WireShark is a graphical tool built with libpcap, the same library that tcpdump is built on, and is available on Linux, Mac OS X, and Windows. WireShark's GUI enables several new ways of interpreting and interacting with packet capture data. For example, as packets are captured from your network interface, they are displayed in different colors based on the protocol they are using. You can also sort the traffic by timestamp, source, destination, and protocol.

If you select a row in the list of packets, Wireshark will display IP, TCP, and other protocol-specific information in the packet headers in a human-readable tree. The data is also displayed in HEX and ASCII at the bottom of the screen.

While the visual nature of WireShark makes network traffic easier to comprehend, you'll still want to filter network traffic in most cases. WireShark has robust filtering capabilities, including support for hundreds of protocols.

TIP: To view the available protocols and build complex filters, click the button near the top of the WireShark window.

To recreate the filter used in the tcpdump example above, you can insert the following expression into the WireShark filter box:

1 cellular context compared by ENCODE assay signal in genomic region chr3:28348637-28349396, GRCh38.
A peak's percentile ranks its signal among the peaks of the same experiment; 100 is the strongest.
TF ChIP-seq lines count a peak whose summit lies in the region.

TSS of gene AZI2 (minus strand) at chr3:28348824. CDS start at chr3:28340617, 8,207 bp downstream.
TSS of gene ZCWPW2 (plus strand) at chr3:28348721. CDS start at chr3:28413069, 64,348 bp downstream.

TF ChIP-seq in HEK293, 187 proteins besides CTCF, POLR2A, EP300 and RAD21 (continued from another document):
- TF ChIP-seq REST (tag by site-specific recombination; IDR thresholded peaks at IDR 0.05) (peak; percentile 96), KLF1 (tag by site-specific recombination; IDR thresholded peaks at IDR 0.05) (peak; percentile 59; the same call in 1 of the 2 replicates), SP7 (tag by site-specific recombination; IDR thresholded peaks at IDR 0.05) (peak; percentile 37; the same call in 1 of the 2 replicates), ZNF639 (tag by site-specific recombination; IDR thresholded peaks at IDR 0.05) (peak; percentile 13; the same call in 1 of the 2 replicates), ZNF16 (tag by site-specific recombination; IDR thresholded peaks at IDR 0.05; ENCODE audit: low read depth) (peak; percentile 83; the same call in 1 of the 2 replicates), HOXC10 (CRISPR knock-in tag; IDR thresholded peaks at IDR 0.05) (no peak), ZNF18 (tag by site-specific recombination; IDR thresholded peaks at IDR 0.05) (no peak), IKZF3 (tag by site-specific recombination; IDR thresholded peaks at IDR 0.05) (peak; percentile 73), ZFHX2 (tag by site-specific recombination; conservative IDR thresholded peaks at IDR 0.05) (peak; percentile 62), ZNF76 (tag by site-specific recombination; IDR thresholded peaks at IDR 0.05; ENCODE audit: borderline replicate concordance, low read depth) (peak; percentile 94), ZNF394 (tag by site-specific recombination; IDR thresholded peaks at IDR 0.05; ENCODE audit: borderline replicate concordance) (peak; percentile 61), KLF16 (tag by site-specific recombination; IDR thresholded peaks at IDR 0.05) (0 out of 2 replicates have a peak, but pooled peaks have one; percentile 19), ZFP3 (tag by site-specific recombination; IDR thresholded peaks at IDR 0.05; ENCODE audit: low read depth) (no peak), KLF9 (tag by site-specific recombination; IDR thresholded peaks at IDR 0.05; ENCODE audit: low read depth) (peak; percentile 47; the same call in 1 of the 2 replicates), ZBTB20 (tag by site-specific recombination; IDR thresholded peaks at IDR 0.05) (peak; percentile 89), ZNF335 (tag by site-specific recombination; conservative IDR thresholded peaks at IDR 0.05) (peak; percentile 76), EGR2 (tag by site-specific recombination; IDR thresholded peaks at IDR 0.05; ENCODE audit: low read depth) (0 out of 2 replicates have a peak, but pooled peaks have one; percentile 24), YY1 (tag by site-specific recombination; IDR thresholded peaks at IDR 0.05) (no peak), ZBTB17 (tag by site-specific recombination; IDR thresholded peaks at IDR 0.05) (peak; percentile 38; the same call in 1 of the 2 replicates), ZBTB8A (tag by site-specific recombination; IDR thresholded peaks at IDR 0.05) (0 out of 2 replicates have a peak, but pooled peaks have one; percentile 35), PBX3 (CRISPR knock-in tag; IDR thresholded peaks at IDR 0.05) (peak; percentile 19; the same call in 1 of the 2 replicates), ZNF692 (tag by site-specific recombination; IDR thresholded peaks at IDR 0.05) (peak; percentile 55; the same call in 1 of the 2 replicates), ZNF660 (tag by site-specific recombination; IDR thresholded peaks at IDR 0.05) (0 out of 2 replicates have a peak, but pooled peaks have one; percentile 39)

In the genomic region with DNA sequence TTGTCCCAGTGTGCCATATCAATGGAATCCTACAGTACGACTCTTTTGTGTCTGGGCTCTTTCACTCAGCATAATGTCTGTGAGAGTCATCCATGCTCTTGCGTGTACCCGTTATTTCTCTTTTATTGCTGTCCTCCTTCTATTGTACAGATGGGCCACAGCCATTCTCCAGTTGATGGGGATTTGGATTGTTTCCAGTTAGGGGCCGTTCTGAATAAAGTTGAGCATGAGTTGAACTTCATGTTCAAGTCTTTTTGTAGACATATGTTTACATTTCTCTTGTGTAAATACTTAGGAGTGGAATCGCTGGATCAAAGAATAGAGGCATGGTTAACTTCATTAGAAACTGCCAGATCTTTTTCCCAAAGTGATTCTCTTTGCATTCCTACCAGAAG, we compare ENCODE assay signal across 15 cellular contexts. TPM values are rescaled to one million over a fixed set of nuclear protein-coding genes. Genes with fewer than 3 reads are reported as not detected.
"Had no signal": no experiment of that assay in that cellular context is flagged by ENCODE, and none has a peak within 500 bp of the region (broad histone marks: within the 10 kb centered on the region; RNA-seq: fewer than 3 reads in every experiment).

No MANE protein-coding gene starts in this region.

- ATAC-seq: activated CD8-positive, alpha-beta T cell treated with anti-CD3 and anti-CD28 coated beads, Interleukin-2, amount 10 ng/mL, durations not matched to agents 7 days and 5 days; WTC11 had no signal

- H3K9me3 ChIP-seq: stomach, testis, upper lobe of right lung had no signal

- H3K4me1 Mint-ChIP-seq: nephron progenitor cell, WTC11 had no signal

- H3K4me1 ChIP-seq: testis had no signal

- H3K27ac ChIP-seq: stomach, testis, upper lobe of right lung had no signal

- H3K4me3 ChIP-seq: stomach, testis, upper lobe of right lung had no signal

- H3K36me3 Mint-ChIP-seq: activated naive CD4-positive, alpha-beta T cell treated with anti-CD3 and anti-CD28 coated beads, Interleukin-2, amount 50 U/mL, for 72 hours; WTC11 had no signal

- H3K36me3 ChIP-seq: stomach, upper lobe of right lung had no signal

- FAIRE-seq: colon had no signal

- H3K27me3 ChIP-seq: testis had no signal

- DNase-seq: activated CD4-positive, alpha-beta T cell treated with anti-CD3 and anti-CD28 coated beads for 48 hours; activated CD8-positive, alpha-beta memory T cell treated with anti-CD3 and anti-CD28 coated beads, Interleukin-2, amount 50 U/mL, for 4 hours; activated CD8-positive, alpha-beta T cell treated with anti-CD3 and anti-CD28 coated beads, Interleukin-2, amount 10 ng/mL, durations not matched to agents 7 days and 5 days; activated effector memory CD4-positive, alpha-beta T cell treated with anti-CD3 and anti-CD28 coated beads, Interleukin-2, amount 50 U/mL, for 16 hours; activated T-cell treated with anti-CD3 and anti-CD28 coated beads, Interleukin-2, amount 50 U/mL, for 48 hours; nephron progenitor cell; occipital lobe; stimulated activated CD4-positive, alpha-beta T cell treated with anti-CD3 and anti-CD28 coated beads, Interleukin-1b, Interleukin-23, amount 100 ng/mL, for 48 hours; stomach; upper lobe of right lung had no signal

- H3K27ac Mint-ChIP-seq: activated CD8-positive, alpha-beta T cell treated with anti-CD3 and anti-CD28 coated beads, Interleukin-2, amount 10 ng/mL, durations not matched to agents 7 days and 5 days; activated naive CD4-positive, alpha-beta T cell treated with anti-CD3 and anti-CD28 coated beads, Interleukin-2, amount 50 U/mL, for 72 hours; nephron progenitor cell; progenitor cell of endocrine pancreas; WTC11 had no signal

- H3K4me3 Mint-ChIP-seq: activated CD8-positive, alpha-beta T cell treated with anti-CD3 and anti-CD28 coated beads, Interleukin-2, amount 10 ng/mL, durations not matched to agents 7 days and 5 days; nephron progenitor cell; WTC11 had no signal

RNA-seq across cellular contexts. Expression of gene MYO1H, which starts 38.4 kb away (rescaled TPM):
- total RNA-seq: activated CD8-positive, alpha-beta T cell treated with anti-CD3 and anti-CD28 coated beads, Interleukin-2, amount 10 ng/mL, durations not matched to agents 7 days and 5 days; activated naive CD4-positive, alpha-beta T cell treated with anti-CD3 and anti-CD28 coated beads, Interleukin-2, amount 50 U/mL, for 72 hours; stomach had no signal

ip.addr==<your IP address> && tcp.port==80

Or leverage WireShark's knowledge of HTTP:

ip.addr==<your IP address> && http

This will filter the results of your capture to just the packets involved in this interaction with the Google Calendar server. You can click on each packet to see the contents and piece together the transaction.

TIP: You can right-click on one of the packets and choose "Follow TCP Stream" to display the requests and responses sequentially in a single window.

WireShark provides several ways to save your capture information. You can save one, some, or all the packets. If you're viewing a TCP stream you can simply click the "Save As" button to save only the relevant packets. You can also import the output from a tcpdump capture and view it in WireShark.

A problem: SSL and encryption

A common shortcoming of packet capture tools is the inability to view data that is encrypted over an SSL connection. The above example accesses a public feed, so SSL isn't necessary. However, if the example accessed a private feed, the client would need to authenticate with the Google authentication service, which does require an SSL connection.

The folowing snippet is similar to the previous example, but here the CalendarService requests the user's calendar metafeed, which is a private feed that requires authentication. To authenticate, just call the setUserCredentials method. This method triggers an HTTPS request to the ClientLogin service and grabs the authentication token out of the response. The CalendarService object will then include the authentication token in all subsequent requests.

CalendarService myService = new CalendarService("exampleCo-fiddlerSslExample-1");
myService.setUserCredentials(username, userPassword);
final String METAFEED_URL = "";
URL feedUrl = new URL(METAFEED_URL);
CalendarFeed resultFeed = myService.getFeed(feedUrl, CalendarFeed.class);

System.out.println("Your calendars:");
for (int i = 0; i < resultFeed.getEntries().size(); i++) {